Justice Salvatore R. Martoche
Justice Salvatore R. Martoche was designated to serve on the Appellate Division Fourth Department on
May 3, 2004 by Gov. George Pataki. He has been a New York State Supreme Court Justice since January 2000.
Justice Martoche was U.S. Attorney for Western New York from 1982 to 1986. An assistant secretary of the U.S.
Labor Department under President Reagan from 1986 to 1988, Martoche also oversaw all law enforcement operations
in the U.S. Treasury Department as an assistant secretary under both Presidents Reagan and Bush from 1988 to
1990. Before leaving federal service, Martoche was a key official involved in correcting the country’s savings
and loan industry scandals of the 1980's, serving as Acting Director of the Office of Thrift Supervision.
Prior to his election to Supreme Court, he was in the private practice of law in Buffalo and served as one
of six commissioners of the state Commission of Investigation, which investigates allegations of organized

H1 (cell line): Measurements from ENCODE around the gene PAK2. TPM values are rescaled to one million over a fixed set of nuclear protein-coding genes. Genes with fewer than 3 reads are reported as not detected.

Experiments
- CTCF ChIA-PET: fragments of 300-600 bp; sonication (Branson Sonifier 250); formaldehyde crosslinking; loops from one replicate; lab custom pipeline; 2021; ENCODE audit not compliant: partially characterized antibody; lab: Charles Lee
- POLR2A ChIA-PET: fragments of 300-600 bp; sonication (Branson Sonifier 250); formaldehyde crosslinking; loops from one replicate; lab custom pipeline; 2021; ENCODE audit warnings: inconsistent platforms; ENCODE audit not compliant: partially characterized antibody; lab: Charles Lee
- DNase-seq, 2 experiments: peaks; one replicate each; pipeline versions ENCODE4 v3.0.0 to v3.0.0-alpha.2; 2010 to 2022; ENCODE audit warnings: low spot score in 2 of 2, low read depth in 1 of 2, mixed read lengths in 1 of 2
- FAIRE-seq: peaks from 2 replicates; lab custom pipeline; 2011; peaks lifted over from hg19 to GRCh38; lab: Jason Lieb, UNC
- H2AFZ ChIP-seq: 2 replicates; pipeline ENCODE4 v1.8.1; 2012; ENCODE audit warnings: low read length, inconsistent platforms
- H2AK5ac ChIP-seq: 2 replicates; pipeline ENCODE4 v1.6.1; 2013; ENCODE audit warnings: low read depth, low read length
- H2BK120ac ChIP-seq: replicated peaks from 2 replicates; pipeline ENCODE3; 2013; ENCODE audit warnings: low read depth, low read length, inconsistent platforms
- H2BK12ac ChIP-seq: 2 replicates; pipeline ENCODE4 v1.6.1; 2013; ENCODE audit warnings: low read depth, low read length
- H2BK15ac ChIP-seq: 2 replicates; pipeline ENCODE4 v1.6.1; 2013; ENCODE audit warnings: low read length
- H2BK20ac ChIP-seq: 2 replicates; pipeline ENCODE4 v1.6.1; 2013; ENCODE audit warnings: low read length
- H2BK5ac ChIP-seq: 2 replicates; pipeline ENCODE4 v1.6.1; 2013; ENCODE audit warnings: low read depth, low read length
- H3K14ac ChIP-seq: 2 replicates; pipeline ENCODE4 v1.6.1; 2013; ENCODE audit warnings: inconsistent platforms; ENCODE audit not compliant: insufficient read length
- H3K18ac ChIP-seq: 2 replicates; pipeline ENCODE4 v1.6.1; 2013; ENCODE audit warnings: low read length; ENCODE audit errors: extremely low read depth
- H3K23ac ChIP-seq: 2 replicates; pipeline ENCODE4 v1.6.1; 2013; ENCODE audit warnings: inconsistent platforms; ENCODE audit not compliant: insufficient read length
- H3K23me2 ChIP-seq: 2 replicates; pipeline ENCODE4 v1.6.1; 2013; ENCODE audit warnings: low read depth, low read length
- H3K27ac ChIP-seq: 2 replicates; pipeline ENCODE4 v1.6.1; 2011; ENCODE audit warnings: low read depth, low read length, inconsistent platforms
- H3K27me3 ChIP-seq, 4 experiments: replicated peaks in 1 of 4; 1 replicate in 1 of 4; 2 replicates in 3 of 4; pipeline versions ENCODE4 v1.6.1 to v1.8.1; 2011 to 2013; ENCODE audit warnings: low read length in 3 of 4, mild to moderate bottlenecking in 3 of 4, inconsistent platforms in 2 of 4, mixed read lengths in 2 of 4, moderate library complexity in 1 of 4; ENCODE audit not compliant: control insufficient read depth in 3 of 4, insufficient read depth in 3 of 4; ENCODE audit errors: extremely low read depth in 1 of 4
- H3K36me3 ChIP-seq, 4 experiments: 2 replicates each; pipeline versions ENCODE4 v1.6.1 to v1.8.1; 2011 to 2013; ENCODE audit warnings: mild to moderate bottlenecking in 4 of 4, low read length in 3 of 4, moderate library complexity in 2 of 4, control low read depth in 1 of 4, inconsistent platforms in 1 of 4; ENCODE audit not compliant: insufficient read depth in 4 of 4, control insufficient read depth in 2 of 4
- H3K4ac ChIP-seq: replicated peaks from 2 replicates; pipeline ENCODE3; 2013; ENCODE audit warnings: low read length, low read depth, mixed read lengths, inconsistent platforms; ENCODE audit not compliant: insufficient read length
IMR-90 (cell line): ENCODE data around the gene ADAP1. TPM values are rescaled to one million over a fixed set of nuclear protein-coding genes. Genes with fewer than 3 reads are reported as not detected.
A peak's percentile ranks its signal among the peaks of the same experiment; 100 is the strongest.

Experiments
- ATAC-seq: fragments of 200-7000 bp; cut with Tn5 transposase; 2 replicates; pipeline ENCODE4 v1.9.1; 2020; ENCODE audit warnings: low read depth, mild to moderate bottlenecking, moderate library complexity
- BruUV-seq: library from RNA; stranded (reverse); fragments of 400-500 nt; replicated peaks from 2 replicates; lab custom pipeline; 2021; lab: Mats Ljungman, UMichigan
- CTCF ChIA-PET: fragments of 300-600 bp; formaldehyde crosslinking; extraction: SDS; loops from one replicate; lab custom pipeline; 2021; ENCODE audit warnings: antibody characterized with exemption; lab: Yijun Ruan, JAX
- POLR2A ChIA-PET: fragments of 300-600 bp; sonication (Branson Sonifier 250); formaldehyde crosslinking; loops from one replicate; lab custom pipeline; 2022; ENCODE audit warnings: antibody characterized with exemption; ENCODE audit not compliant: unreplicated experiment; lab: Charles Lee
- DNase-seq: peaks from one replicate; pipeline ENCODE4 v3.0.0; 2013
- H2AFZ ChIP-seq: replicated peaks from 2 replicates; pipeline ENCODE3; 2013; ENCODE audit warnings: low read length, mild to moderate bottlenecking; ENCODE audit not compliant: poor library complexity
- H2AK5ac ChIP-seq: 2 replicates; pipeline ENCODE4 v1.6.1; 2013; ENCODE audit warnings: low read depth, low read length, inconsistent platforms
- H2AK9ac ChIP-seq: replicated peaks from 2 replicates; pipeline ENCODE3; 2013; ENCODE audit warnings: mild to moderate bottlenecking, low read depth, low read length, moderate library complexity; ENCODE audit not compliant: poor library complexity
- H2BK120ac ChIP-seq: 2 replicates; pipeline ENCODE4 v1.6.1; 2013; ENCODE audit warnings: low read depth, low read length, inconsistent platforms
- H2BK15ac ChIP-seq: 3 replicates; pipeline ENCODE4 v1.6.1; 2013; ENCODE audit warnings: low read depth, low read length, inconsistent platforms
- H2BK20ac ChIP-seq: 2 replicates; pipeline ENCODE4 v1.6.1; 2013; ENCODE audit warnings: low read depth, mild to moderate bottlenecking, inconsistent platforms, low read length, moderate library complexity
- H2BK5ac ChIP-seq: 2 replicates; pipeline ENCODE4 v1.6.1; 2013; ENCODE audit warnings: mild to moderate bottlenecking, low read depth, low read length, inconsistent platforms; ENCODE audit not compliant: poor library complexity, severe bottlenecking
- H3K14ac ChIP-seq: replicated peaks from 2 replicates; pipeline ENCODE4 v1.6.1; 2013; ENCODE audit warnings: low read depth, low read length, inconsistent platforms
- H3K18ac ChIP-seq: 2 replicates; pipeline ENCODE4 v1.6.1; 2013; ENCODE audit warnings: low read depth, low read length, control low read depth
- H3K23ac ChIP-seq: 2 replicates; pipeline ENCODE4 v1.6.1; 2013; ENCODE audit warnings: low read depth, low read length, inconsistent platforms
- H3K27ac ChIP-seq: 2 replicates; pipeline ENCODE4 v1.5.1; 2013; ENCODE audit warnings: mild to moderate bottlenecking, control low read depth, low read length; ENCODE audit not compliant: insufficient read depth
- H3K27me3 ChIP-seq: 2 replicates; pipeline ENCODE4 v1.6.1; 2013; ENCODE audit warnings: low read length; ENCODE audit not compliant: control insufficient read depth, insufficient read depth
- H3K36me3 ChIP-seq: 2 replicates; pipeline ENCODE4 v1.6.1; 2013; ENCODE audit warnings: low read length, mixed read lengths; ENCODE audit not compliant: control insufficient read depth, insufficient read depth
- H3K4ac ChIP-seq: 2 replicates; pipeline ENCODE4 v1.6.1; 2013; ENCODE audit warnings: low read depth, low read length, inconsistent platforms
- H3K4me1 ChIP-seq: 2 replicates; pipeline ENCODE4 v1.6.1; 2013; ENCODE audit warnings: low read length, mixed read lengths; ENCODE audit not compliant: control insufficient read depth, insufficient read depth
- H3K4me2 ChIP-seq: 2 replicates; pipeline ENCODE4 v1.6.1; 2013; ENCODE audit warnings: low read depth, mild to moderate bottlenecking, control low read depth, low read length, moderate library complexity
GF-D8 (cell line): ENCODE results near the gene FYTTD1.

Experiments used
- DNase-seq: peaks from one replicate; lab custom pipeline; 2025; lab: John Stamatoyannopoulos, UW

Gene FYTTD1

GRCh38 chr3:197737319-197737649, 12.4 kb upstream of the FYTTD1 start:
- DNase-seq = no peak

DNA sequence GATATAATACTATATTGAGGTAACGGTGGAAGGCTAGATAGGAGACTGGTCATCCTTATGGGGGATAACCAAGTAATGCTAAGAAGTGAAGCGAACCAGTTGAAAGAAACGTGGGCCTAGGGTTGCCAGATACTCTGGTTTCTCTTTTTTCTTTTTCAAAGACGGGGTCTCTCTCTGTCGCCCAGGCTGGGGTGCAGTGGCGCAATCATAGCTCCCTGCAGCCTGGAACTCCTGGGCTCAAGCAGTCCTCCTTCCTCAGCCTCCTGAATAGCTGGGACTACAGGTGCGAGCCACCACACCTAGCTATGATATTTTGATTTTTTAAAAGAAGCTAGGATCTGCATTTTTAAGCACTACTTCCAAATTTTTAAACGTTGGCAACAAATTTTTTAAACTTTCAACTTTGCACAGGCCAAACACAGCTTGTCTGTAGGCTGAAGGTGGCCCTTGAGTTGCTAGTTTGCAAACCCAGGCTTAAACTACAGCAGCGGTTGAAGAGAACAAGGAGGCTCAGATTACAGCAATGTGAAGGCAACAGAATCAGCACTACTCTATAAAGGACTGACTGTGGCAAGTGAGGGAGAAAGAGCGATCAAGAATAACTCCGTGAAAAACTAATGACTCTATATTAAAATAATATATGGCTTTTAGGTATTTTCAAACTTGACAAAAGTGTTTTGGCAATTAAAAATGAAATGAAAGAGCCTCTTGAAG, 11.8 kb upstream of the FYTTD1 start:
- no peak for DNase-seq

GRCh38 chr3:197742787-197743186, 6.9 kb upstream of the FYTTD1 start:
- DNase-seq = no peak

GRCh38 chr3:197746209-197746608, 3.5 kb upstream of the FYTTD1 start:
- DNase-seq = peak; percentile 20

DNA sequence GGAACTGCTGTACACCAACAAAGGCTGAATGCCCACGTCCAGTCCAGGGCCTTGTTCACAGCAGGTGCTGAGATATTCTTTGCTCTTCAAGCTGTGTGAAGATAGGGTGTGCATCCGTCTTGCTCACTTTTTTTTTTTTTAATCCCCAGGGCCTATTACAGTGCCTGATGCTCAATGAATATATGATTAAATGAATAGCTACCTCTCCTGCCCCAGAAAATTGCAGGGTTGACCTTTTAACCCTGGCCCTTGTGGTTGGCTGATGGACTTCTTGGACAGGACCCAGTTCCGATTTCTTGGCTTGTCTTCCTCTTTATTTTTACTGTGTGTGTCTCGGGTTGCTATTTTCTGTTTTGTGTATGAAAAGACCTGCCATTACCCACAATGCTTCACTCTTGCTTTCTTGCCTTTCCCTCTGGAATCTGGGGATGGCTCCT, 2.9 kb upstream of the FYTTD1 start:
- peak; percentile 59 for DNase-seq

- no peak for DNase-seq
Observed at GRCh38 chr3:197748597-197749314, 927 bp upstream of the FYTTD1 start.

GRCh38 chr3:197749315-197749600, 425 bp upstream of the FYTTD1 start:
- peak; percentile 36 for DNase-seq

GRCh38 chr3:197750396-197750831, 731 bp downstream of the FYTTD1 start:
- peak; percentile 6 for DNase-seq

crime and public corruption statewide. He also served as a public defender and was in private practice for
over twenty years before becoming United States Attorney. One of his most celebrated cases served as the
basis of the book and movie, "Hide in Plain Sight." He is widely credited with significant reforms in the
Federal Witness Protection Program. Justice Martoche is the recipient of numerous awards, including the
Ellis Island Medal of Honor; the Alexander Hamilton Award (award of highest distinction given by the
secretary of Treasury); Buffalo News Outstanding Citizen; and the LaSalle Medal and Distinguished Alumni
Award from his alma mater Canisius College. Justice Martoche and his wife Mary Dee, an attorney, live in
Buffalo. They have three adult children, Amy, Claire and Christopher.